With the media focus on Ferguson, this week i have been sent a request to blog on the riots as a result to the news that the officer who shot Michael Brown would not be charged for his murder. In order to understand the persistent frenzy, we need to establish exactly why this is an issue in America and what it shows about their justice system…
In August of this year, a black teenager, Michael Brown, was shot 12 times by a white police officer in Ferguson, Missouri. Eye witnesses claimed the teenager was unarmed and pleaded for the officer not to shoot with his arms raised, which has become the symbol for this particular protest. However, despite his plea, officer Darren Wilson, who claimed he shot the teenager in self-defence, proceeded in protecting himself, thus shooting the young teenager. The reason for the uproar in Ferguson and across many American states is that an unarmed black teenager was shot dead, costing him his life.
Known for its issues regarding justice and race, black Americans, amid the shooting of Michael Brown, feel there is little to no justice for them. This comes as it was announced yesterday that Darren Wilson, the officer responsible for Brown’s death will not be charged. As expected, thousands of protesters walked the streets of Ferguson, protesting their disappointment and calls for justice.
Has the grand jury’s decision sparked a whole new era of race riots? Possibly, however there is some debate concerning the nature of these protests and doubt as to whether this would achieve the justice the people of Ferguson and Michael Brown’s family would desire.
Many protesters have also criticised Obama’s intervention in the Ferguson/Brown case, implying that he has failed to support the fight as he had never had to struggle with law and race relations with law enforcers. Are these protesters right? Should Obama be doing more to support his fellow African American citizens? Or is this something which surpasses race altogether?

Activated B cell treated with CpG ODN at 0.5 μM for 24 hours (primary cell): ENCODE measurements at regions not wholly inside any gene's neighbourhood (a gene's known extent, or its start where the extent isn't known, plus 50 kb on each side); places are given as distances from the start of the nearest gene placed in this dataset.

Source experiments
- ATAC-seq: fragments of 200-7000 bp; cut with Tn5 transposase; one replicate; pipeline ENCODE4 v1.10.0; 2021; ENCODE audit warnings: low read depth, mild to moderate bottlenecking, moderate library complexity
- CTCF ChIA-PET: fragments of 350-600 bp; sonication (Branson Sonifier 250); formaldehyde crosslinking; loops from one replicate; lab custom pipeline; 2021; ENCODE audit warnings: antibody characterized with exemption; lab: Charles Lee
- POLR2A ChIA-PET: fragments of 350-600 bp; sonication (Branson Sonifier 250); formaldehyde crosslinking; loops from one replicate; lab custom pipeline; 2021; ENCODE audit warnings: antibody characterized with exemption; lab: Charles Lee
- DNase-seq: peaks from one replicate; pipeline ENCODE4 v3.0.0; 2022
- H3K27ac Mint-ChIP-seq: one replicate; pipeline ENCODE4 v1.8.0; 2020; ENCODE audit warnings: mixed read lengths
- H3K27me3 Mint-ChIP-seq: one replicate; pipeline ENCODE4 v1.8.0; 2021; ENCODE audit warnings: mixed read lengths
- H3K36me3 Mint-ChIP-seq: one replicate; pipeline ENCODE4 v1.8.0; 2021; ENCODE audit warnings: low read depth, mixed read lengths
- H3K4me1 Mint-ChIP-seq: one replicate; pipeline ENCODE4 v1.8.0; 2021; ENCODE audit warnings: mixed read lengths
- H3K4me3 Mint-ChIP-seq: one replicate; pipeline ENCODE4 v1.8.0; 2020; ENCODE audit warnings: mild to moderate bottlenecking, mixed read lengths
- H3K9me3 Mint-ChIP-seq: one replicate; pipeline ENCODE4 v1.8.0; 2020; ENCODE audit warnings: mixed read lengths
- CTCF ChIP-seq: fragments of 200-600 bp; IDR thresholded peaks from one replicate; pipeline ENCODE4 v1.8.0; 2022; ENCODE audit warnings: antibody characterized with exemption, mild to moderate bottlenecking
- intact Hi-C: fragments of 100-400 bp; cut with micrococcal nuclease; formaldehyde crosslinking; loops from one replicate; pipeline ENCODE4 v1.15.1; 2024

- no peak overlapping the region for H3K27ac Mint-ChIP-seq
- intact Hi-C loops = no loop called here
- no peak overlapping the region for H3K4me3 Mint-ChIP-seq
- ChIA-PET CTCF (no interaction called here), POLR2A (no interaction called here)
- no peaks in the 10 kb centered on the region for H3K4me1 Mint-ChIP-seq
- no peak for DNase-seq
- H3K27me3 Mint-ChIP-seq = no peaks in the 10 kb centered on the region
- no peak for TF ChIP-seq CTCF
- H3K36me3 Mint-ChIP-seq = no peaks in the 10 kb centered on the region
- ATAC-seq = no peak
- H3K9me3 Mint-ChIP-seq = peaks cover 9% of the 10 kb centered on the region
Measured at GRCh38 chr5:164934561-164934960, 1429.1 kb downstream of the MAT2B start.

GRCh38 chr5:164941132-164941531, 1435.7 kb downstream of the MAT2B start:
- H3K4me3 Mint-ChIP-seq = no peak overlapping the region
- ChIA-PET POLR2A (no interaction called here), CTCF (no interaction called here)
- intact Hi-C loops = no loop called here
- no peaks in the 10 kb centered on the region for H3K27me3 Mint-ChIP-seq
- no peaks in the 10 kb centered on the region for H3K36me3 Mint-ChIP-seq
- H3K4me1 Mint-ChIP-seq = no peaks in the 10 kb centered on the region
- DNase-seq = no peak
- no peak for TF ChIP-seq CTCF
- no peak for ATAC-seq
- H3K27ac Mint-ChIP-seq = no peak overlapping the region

From class wars to institutional racism, these have been issues civil rights activists campaigned on for many years on the mission to gain equality. It seems though King’s ‘dream’ is still to be achieved. The issue here lies in the system – the justice system to be exact and the way in which African Americans are still discriminated against. For example (although slightly different), the case of Oscar Pistorius who shot his girlfriend, Reeva Steenkamp four times and thought her to be a burglar is facing a five year prison term, whereas officer Wilson, who should have been able to see whether Brown was armed or not has in some respect got away scot free. Who then pays for the life of this young boy? Despite some supporters for officer Wilson, a life has been taken, yet there is a lack of pressure in the side of authority to ensure justice is served.
Could this also amount to African American involvement in politics? Here in the UK, young people are involved in a variety of opportunities which enable them to scrutinise key leaders and express their opinions. Of course the current riots portray the strong felt opinions of the black community, the image of violence certainly doesn’t help their case.
So how do we solve this? There is no doubt that the justice system needs serious reform as well as the police treatment towards the black community, particularly in the most urban areas within America. What would help is the solidarity of African Americans and being tactful in the way they try to achieve justice and racial equality.